Bert Hansen

Paper $37.95 | ISBN 978-0-8135-4576-9
Cloth $75.00 | ISBN 978-0-8135-4526-4 | 350 pages | 7 x 10

Publication Date: July 2009

Friday, May 9, 2008

Lecture on The Early History of NIH Biomedical Computing

This is at NIH.

Lecture: The Forgotten Revolution: The Early History of NIH Biomedical Computing

History of Biomedicine Lecture at the NIH May 16, 2008, 3:30 p.m.
Building 10 (Clinical Center), Room: Hatfield 2-3750

Dr. Joseph A. November, Ph.D., will present the 2008 DeWitt Stetten, Jr. Lecture, titled "The Forgotten Revolution: The Early History of NIH Biomedical Computing," on Friday, May 16 at 3:30 p.m., in Building 10 (Clinical Center), Room 2-3750 (Hatfield side). All are welcome.

About the Speaker:

Dr. November is the current DeWitt Stetten, Jr. Memorial Fellow and an Assistant Professor at the University of South Carolina's Department of History. He received his doctorate in history from Princeton University in 2006. At NIH his research focuses on how NIH promoted the development of computer technology in the 1950s and 1960s. He is preparing a book on the early history of biomedical computing.


At NIH today, digital electronic computers are a vital, necessary component of almost all aspects of research and administration. However, there was nothing inevitable about NIH's adoption of computers or the ways the machines came to be used. As late as 1956, the majority of NIH's leadership was firmly against dedicating resources to computing in research. It took a hard-fought campaign throughout the late 1950s and
early 1960s, led by Drs. Frederick Brackett and Arnold "Scotty" Pratt, and supported by Director James Shannon, to overcome NIH's reluctance to adopt the new technology.

The campaign bring computers to NIH may be long forgotten, but its consequences profoundly altered not only biomedical computing beyond the NIH campus but also computing in general.

This lecture will cover three interconnected stories. First, it will examine how the Division of Computer Research and Technology (now CIT) grew out of Brackett and Pratt's long struggle to computerize research at NIH. Second, it surveys the far-reaching activities of the Advisory Committee on Computers in Research (NIH-ACCR), which was established in 1960 and generously funded by the U.S. Senate for the purpose of introducing computers to laboratories and hospitals worldwide. Third, it describes NIH's important but seldom-discussed role in the development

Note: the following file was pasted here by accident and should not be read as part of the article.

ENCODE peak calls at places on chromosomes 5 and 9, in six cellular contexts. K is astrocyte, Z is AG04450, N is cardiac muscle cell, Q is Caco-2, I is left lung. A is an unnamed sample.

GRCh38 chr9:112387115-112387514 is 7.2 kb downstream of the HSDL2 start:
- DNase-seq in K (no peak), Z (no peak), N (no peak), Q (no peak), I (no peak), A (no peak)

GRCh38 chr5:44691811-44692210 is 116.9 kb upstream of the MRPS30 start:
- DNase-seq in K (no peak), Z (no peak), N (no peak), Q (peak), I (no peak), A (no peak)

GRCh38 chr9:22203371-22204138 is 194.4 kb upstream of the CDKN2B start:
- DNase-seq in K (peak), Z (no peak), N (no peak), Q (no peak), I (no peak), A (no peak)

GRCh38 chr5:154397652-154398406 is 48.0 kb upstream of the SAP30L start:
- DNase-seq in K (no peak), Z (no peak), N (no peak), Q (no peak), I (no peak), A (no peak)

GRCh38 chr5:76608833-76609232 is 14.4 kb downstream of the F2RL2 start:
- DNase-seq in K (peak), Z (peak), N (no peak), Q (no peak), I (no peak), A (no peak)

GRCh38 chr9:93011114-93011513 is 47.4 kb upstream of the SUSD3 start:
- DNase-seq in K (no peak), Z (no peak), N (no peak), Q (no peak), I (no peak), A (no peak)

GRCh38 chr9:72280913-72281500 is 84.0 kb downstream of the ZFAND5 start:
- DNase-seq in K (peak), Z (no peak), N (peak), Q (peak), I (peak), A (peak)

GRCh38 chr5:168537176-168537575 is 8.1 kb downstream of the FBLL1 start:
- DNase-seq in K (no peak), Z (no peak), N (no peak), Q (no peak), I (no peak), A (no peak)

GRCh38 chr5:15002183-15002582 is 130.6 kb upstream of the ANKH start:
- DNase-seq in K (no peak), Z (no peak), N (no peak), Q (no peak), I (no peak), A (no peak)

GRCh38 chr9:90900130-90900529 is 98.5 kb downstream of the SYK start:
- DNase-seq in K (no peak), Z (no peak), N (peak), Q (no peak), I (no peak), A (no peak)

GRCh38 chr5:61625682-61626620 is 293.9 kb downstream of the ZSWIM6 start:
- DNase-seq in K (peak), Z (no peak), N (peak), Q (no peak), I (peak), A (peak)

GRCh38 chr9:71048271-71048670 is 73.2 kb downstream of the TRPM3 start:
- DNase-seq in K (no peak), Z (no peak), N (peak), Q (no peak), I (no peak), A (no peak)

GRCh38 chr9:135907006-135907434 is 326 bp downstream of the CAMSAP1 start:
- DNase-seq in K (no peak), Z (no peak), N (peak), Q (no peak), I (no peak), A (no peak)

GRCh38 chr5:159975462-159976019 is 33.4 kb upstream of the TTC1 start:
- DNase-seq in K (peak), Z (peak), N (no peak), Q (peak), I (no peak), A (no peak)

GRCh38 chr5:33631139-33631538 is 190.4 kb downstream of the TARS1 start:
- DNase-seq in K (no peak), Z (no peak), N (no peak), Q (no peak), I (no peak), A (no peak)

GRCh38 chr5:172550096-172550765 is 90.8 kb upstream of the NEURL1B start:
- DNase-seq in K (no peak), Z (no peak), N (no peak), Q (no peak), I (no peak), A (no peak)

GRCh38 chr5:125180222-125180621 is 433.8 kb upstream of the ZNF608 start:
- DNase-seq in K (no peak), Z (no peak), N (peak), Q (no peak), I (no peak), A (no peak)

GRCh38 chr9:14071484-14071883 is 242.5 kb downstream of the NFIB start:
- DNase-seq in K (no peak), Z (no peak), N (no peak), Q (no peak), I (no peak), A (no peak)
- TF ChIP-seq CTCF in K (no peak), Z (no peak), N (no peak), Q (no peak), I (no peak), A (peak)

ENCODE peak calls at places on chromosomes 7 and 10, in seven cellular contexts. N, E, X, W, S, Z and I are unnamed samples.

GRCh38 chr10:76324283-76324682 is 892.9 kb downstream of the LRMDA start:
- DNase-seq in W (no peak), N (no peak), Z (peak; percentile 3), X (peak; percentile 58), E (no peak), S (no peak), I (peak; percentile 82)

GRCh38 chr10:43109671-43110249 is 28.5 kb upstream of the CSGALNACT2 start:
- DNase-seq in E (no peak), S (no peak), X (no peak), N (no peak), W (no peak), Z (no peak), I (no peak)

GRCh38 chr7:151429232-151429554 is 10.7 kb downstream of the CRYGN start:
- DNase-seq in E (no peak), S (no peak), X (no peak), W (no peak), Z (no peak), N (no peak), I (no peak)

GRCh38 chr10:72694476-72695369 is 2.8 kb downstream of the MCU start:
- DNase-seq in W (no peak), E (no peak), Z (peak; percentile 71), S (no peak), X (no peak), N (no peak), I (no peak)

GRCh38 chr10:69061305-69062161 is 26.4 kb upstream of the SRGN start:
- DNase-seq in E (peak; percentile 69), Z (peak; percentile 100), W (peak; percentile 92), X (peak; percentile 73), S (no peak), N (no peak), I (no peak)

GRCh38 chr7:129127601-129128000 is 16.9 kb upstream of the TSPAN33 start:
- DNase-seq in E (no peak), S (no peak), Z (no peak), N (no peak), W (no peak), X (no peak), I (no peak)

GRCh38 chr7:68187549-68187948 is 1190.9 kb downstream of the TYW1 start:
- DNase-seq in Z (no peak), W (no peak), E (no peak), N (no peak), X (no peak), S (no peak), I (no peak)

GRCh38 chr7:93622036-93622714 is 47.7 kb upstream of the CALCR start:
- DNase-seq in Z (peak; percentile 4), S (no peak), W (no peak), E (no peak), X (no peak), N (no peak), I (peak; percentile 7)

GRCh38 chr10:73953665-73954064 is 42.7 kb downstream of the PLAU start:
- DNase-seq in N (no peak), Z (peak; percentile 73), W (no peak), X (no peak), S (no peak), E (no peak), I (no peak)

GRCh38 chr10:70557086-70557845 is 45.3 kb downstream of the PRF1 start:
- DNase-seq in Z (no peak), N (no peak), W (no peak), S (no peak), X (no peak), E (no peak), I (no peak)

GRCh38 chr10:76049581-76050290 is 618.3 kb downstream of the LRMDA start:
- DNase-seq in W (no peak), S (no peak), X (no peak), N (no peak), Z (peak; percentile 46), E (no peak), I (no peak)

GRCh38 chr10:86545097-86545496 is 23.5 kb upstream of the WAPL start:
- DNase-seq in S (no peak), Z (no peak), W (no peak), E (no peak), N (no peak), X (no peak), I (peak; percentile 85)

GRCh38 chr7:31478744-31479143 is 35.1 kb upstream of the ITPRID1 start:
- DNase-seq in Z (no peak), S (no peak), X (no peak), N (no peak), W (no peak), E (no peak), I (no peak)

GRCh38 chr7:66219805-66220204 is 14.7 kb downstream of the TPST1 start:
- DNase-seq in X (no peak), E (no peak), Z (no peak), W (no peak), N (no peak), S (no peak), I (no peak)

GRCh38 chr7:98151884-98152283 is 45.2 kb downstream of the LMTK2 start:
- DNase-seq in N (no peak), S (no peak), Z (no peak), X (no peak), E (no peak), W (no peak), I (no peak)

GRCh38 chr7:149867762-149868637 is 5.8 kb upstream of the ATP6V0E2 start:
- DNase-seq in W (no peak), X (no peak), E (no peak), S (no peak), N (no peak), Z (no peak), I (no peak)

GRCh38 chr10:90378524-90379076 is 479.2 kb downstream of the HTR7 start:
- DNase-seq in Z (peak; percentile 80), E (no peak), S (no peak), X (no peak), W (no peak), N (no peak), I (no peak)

of the Laboratory Instrument Computer (LINC), a small, general-purpose, real-time digital computer built in 1963 at MIT especially for biomedical researchers; the roots of many aspects of personal computing can be traced back to the LINC.

This presentation is sponsored by the Office of NIH History. The NIH Biomedical Computing Interest Group (BCIG) will be recording the lecture. For more information about the Biomedical Research History Interest Group (BRHIG) and upcoming events, please visit the websites at or

NIH Visitor information:
See and

For more information or special accommodations, please contact Deborah
Kraut at 301-496-8856 or

Sunday, May 4, 2008

More medical technology - robot-assisted surgery

Here's an interesting bit about robot surgery - which saves wear-and-tear on both the surgeon and the patient when everything goes right. In the Museum, we have a Satava collection devoted to collecting the groundbreaking medical technology mentioned in the article, and on display we have Penelope, a early attempt at a robot nurse.
Prepping Robots to Perform Surgery
New York Times May 4, 2008
From knees to the heart, more operations are being performed by robots, under the guidance of surgeons.

Thursday, April 10, 2008

Change in mammogram technology causes change in diagnosis

Read this article to see how a change in technology is driving changes in diagnosis -

In Shift to Digital, More Repeat Mammograms
New York Times April 10, 2008
As doctors learn to interpret digital mammograms, they are more likely to request second tests.

Tuesday, April 8, 2008

Cell-sorting tech

Here's a story about recent biomedical history - "From the World of Modern Cell Science, A Long and Sorted Coming-of-Age Story, by David Brown, Washington Post Staff Writer, Monday, April 7, 2008; A06. For years, in our AIDS exhibit, we had displayed a Fluorescent Activated Cell Sorter on loan from the Smithsonian. I imagine it's the same piece mentioned in this article. In this online discussion, "Science and Medicine: Cell Technology," by David Brown and J. Paul Robinson, Washington Post Staff Writer and Professor, Purdue University, Tuesday, April 8, 2008; 11:00 AM, one can find a comment from the Medical Sciences curator Ray Kondratas who led the division at the Museum of American History for many years.

Thursday, April 3, 2008

Copper, wonderful copper

Here's an interesting article on copper's disinfectant effects, and rediscovering them for germ control in hospitals - "Copper's mettle: It's a germ killer," By Shelley Widhalm, Washington Times, April 3, 2008. What an elegant idea - cheap, simple and hopefully effective.